One word captures the clash between Nigeria’s youth and its leaders

Amid the global protests of 2020, a generation of young Nigerians took to the streets frustrated with the country’s leadership. Tens of thousands of protesters called for #RevolutionNow in August and #EndSARS in October, referring to the Special Anti-Robbery Squad (SARS), notorious for extrajudicial killings. President Muhammadu Buhari responded with a violent crackdown and used the military against the #EndSARS movement. At least 56 people were killed, the authorities arrested protesters and blocked activist leaders’ bank accounts.

The mass protests turned Nigeria’s Generation Z against its aging political elite. In August, an adviser to the president fired the activists for alleged youthful inexperience. “A revolution is always a mass affair, not a trace of boys and girls,” he said. The comments led some people to refer to the aide as agbaya, a Yoruba word meaning “bad elder” – or an older person who acts like a child – and denotes an educated but selfish adult with power.

Amid the global protests of 2020, a generation of young Nigerians took to the streets frustrated with the country’s leadership. Tens of thousands of protesters called for #RevolutionNow in August and #EndSARS in October, referring to the Special Anti-Robbery Squad (SARS), notorious for extrajudicial killings. President Muhammadu Buhari responded with a violent crackdown and used the military against the #EndSARS movement. At least 56 people were killed, the authorities arrested protesters and blocked activist leaders’ bank accounts.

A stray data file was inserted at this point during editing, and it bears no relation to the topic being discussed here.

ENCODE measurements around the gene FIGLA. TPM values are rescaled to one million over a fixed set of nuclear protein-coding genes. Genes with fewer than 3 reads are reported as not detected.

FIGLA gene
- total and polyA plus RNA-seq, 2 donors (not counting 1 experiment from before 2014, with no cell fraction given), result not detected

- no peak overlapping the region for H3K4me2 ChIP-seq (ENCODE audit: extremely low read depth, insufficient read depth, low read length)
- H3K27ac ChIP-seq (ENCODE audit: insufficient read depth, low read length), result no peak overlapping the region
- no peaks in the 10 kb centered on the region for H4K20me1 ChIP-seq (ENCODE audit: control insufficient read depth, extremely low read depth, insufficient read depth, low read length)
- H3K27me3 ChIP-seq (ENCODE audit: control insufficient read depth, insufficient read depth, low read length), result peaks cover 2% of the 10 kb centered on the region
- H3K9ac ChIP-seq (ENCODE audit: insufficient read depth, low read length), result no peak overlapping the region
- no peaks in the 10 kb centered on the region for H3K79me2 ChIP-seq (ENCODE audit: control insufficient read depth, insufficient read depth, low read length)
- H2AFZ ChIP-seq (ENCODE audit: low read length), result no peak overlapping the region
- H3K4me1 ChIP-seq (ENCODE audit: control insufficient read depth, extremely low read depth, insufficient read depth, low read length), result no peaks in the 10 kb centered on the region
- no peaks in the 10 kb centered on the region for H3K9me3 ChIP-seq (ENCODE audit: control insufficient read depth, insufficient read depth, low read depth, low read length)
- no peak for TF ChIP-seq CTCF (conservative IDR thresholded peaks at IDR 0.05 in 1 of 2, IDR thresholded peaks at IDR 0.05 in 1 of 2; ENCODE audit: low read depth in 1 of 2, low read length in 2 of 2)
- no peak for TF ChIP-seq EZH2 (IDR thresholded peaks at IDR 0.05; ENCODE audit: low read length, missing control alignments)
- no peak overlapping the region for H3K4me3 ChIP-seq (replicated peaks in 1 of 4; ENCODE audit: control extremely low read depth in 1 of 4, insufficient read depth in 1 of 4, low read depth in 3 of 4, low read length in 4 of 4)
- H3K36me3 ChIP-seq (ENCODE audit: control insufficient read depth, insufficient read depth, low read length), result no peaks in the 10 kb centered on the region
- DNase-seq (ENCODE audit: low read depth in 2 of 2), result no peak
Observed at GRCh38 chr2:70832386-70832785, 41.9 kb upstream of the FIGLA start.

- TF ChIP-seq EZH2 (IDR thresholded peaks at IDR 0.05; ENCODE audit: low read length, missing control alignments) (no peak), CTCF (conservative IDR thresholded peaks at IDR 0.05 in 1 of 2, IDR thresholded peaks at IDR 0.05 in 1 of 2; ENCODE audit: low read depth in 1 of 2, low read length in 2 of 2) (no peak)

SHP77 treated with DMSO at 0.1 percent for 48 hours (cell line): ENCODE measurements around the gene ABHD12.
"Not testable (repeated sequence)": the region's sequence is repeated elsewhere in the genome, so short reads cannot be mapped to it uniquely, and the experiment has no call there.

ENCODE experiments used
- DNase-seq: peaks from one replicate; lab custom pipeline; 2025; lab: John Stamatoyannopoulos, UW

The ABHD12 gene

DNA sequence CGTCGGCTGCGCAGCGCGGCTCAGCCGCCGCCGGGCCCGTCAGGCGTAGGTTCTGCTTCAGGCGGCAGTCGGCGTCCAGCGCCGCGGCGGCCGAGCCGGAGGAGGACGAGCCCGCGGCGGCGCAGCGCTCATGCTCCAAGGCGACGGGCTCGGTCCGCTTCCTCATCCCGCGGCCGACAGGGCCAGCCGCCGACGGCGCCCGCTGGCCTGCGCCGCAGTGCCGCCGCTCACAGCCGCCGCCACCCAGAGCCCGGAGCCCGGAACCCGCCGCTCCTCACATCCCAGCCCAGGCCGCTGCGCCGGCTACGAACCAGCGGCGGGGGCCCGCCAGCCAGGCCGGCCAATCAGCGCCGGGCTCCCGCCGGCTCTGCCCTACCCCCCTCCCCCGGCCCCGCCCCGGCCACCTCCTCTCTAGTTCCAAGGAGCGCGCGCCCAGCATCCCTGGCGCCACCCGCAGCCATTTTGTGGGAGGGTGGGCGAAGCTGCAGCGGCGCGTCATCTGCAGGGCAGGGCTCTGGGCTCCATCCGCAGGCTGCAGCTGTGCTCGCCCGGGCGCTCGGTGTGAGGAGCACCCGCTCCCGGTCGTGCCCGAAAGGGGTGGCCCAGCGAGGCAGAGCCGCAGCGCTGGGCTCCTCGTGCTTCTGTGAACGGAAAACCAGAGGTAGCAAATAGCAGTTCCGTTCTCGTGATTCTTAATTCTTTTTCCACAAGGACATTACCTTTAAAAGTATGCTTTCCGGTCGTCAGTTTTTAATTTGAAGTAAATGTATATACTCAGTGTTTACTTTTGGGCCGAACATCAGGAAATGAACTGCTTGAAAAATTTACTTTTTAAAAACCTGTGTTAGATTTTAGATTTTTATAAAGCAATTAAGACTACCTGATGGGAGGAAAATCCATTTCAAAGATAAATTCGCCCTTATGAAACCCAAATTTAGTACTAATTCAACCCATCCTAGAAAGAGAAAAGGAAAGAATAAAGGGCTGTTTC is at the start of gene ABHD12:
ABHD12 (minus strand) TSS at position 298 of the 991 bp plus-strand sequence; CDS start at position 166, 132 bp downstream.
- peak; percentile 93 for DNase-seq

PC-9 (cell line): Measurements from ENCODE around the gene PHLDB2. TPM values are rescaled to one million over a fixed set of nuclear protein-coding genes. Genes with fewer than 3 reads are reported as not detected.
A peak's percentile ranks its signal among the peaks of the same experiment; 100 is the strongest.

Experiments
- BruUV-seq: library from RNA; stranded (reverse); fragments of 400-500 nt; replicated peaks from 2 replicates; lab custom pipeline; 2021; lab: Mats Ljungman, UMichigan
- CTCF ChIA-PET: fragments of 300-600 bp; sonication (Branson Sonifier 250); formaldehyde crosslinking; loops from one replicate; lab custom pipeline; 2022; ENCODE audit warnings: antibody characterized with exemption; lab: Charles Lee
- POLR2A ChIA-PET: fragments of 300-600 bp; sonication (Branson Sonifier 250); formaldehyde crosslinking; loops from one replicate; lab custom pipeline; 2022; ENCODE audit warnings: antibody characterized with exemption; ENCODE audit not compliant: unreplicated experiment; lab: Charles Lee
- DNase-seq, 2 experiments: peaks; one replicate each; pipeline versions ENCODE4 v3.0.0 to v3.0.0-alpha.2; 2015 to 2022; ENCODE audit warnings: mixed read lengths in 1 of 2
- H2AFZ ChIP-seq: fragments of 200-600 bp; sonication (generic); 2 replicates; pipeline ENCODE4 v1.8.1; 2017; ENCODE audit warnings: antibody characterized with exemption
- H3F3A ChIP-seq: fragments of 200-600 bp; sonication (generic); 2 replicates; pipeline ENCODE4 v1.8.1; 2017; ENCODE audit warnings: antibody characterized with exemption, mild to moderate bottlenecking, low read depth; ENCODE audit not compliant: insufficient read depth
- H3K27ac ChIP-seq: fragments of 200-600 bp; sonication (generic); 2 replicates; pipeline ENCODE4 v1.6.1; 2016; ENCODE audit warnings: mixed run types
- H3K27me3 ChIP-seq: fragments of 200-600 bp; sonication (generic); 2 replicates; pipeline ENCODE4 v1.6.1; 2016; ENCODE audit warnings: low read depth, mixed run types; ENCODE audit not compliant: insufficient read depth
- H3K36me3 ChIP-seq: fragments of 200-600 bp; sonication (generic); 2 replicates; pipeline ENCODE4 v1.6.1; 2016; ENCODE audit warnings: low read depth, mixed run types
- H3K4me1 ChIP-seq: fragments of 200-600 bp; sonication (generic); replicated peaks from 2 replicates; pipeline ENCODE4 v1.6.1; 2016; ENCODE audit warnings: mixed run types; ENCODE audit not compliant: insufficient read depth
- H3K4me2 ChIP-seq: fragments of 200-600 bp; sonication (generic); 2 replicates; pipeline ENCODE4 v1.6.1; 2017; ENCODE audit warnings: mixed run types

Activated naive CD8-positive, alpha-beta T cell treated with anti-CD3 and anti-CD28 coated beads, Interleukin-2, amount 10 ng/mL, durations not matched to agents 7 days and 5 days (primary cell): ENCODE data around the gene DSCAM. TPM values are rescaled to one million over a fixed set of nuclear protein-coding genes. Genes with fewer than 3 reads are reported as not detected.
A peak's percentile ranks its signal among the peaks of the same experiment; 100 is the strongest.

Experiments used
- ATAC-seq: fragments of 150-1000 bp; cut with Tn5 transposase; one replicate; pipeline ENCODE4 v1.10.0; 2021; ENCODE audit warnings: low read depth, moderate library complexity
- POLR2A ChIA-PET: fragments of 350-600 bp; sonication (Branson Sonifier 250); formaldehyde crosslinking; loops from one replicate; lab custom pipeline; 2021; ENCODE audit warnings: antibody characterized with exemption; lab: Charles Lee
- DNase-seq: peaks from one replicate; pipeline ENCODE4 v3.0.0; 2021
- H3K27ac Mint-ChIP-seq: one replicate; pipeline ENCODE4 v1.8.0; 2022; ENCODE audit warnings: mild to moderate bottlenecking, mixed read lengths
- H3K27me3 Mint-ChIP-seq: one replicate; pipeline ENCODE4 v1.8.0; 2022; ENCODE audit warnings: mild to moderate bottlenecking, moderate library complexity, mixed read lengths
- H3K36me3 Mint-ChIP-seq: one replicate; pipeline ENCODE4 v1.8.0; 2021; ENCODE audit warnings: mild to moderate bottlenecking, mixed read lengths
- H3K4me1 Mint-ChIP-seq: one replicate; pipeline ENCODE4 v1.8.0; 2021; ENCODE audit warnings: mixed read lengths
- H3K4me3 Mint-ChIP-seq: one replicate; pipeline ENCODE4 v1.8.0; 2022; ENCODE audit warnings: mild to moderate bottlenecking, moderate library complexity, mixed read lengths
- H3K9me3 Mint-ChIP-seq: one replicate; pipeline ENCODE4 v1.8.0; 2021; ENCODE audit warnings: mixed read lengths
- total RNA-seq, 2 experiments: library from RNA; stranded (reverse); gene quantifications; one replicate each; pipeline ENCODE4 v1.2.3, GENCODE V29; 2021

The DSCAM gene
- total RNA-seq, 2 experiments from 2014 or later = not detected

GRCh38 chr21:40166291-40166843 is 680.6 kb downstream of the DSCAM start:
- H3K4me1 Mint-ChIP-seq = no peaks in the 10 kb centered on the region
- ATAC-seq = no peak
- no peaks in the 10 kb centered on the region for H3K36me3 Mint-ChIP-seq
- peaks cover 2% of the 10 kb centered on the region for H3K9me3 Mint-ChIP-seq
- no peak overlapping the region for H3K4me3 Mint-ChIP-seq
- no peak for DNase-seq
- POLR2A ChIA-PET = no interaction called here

The mass protests turned Nigeria’s Generation Z against its aging political elite. In August, an adviser to the president fired the activists for alleged youthful inexperience. “A revolution is always a mass affair, not a trace of boys and girls,” he said. The comments led some people to refer to the aide as agbaya, a Yoruba word meaning “bad elder” – or an older person who acts like a child – and denotes an educated but selfish adult with power.

No other word captures the conflict between Nigeria’s leadership and its booming young population so perfectly. In response to the #EndSARS protests, protesters saw a stark example of the elite’s indifference to ordinary suffering. “The Nigerian [government] has turned its back on real human security problems and has become a full-blown agbaya chasing after citizens who advocate civil affairs, ”tweeted Ayo Sogunro, a writer. A comment in the Guardian newspaper argued that “the youth may know how to lead more than those in power”.

About 70 percent of Nigerians are under 35 years old, but that is not reflected in the government. Buhari, who took office in 2015 after serving as the military head of state in the 1980s, is 78 years old – living more than 20 years longer than the average Nigerian. The legislators are also disproportionately older. Few young people have the financial capital to run for office, and large donors prefer to support older candidates. Although the age difference between elected officials and their constituents is not specific to Nigeria, it is local custom to bring older people to power: Nigerian elders are valued for their wisdom.